|Publication number||US4512722 A|
|Application number||US 06/543,067|
|Publication date||Apr 23, 1985|
|Filing date||Oct 18, 1983|
|Priority date||Oct 28, 1982|
|Also published as||DE3366118D1, EP0107572A1, EP0107572B1|
|Publication number||06543067, 543067, US 4512722 A, US 4512722A, US-A-4512722, US4512722 A, US4512722A|
|Inventors||Pierre C. Mouton|
|Original Assignee||Societe Nationale d'Etude de Constudies de Mateurs d'Aviation|
|Export Citation||BiBTeX, EndNote, RefMan|
|Patent Citations (12), Non-Patent Citations (4), Referenced by (21), Classifications (20), Legal Events (7)|
|External Links: USPTO, USPTO Assignment, Espacenet|
The invention concerns a device and a process for detecting imminent cavitation of a positive displacement pump and generating a control signal to indicate or prevent such cavitation.
Positive displacement pumps, especially aircraft fuel pumps, are sensitive to the phenomenon of cavitation which appears whenever the conditions of the fuel feed are insufficient to prevent the local or complete vaporization of the fuel in the intake zone of the pump.
Generally, there exists a critical feed pressure Pc necessary to prevent cavitation. This critical pressure Pc depends, on one hand, on factors essentially tied to the nature of the fuel at the temperature prevailing at the inlet of the pump, and on the other hand, on a factor which, for a pump of a given type, depends only on the feed rate. Known anticavitation devices are exemplified by French Pat. Nos. 2,268,956 and 2,343,138.
It is the object of the invention to provide a method and device for generating a signal that is representative of the deviation between the feed pressure of a rotating positive displacement pump and the critical values of the pressure which lead to cavitation.
The object is attained by means of a device which comprises a generator of a fluid flow proportional to the flow of the positive displacement pump, a branch line connecting the pressure supply line of the positive displacement pump to the generator inlet, and a branch line connecting the generator outlet to a cavitation venturi with a low pressure flow. The characteristics of the flow generator and of the venturi are predetermined as a function of the characteristics of the positive displacement pump so that cavitation will occur in the venturi prior to the cavitation of the positive displacement pump and that, at this mode of operation, the pressure at the inlet of the venturi will be equal to the citical feed pressure of the positive displacement pump. The apparatus further comprises means to detect the difference between the supply pressure of the positive displacement pump and the inlet pressure of the venturi.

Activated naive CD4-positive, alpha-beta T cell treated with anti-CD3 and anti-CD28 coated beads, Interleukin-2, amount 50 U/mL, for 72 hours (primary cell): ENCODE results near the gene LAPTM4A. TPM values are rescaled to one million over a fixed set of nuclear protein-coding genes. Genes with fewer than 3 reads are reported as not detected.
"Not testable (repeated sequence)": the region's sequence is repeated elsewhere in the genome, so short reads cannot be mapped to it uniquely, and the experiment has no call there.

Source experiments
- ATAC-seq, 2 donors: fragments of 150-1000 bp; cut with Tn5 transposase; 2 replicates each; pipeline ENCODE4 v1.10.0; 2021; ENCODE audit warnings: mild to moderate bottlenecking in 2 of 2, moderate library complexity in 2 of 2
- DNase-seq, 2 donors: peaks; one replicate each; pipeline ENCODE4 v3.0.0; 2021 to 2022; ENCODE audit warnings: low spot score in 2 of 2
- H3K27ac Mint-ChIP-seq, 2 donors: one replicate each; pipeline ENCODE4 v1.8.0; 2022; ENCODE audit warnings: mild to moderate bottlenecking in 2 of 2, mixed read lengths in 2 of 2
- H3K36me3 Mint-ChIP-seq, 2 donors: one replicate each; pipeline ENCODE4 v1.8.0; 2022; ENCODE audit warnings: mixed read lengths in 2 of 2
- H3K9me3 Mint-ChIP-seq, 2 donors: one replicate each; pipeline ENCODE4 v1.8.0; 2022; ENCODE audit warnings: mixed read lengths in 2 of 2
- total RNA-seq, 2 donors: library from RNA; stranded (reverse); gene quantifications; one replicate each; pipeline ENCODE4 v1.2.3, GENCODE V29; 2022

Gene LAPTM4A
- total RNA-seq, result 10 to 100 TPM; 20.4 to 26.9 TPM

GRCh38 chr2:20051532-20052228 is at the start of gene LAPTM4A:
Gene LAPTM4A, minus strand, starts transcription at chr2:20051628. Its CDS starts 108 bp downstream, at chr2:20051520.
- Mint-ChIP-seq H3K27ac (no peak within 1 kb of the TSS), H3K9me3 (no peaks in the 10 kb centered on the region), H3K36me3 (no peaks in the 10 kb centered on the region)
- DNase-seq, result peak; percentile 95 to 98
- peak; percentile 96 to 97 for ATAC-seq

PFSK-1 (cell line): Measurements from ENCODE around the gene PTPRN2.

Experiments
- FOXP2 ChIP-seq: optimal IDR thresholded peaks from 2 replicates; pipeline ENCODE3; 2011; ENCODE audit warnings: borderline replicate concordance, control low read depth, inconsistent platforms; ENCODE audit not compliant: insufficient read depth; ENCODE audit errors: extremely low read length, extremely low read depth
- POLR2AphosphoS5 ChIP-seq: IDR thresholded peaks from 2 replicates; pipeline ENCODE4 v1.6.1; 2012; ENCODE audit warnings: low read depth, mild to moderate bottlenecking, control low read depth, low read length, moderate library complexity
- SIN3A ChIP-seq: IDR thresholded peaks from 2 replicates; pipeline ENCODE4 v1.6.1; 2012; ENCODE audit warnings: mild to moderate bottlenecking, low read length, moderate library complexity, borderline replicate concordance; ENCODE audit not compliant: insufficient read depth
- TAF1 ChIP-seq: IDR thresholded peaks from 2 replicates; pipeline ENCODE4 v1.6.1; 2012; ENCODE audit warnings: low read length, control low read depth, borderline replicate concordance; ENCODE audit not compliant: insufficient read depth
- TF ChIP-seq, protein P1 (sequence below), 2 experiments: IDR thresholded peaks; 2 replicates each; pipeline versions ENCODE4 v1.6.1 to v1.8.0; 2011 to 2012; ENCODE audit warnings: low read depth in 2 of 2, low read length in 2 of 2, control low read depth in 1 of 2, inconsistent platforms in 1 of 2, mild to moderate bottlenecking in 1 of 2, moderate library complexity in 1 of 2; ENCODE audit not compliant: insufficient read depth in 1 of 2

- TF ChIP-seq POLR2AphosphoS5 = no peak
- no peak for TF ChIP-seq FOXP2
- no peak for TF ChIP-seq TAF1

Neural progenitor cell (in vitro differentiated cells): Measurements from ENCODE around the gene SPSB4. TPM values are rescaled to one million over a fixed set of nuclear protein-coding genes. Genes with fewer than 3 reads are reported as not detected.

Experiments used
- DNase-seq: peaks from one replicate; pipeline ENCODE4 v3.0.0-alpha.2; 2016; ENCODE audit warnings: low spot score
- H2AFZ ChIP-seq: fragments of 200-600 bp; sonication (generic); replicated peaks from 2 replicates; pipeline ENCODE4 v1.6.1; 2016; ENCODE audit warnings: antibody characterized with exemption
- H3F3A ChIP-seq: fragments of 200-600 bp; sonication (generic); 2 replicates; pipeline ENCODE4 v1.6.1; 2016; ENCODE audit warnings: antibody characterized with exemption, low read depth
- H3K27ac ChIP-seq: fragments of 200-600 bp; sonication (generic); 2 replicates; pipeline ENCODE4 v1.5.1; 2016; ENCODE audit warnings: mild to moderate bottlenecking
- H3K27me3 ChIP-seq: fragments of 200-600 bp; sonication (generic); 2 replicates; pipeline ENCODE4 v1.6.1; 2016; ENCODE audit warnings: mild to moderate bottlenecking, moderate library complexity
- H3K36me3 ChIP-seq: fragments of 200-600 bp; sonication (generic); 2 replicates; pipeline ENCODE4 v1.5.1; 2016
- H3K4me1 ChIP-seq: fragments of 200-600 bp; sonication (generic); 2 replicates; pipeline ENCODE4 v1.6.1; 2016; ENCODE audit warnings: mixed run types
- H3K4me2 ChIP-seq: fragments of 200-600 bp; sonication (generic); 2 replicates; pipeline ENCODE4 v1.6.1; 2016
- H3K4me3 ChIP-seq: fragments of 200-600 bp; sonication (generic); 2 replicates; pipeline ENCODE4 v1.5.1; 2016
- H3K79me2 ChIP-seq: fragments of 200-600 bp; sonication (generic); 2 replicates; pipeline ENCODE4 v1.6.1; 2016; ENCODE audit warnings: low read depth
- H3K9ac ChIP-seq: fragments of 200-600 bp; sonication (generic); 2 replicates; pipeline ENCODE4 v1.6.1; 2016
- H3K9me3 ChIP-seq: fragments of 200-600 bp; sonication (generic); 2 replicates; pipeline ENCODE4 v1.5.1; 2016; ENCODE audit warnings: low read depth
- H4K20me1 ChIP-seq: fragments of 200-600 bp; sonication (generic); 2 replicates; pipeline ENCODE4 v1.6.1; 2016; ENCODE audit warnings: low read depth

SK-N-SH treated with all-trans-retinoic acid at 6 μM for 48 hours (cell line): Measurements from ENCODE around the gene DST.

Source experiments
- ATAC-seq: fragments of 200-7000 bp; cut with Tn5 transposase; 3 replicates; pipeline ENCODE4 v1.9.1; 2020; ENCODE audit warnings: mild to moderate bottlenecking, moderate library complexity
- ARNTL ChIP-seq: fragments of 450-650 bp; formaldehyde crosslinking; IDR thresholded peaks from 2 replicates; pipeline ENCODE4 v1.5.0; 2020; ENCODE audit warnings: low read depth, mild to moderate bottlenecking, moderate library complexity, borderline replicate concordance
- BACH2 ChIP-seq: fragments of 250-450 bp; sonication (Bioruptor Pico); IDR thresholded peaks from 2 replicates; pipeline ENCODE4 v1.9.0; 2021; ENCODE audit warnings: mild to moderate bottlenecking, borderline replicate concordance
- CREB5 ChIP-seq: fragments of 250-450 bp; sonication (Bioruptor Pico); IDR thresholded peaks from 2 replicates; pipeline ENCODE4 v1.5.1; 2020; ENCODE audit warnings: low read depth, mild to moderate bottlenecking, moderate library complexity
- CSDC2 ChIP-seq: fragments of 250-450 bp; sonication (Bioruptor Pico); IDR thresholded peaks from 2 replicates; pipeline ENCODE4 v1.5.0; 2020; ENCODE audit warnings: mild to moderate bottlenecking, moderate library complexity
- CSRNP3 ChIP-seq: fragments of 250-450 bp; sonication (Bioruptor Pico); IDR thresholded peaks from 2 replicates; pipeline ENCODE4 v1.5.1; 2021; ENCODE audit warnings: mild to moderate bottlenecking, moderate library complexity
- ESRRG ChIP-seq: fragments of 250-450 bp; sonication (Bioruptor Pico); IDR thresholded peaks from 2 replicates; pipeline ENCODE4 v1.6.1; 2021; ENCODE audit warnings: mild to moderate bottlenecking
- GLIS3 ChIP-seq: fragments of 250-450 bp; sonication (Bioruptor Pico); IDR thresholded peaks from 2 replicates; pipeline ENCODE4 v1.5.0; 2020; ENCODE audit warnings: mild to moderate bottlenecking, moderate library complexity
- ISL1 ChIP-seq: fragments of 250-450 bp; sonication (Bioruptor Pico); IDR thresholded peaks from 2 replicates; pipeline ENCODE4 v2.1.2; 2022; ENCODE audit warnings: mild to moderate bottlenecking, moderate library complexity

It has been discovered according to the invention that in a circuit of the abovementioned type, it is possible to define the characteristics of the volumetric machine constituting the flow generator and of the venturi in a manner so as to obtain, upstream from the venturi, a pressure that is representative of the critical feed pressure.
According to the invention, the flow generator is a volumetric machine driven in a fashion that is proportional to the drive of the positive displacement pump. Also, the positive displacement pump is supplied by a feeder pump and the venturi discharges onto the outlet of the inductor of the feeder pump. In a further feature, the venturi has a throat with a variable cross section, which permits the regulation of the cavitation characteristics of the pump.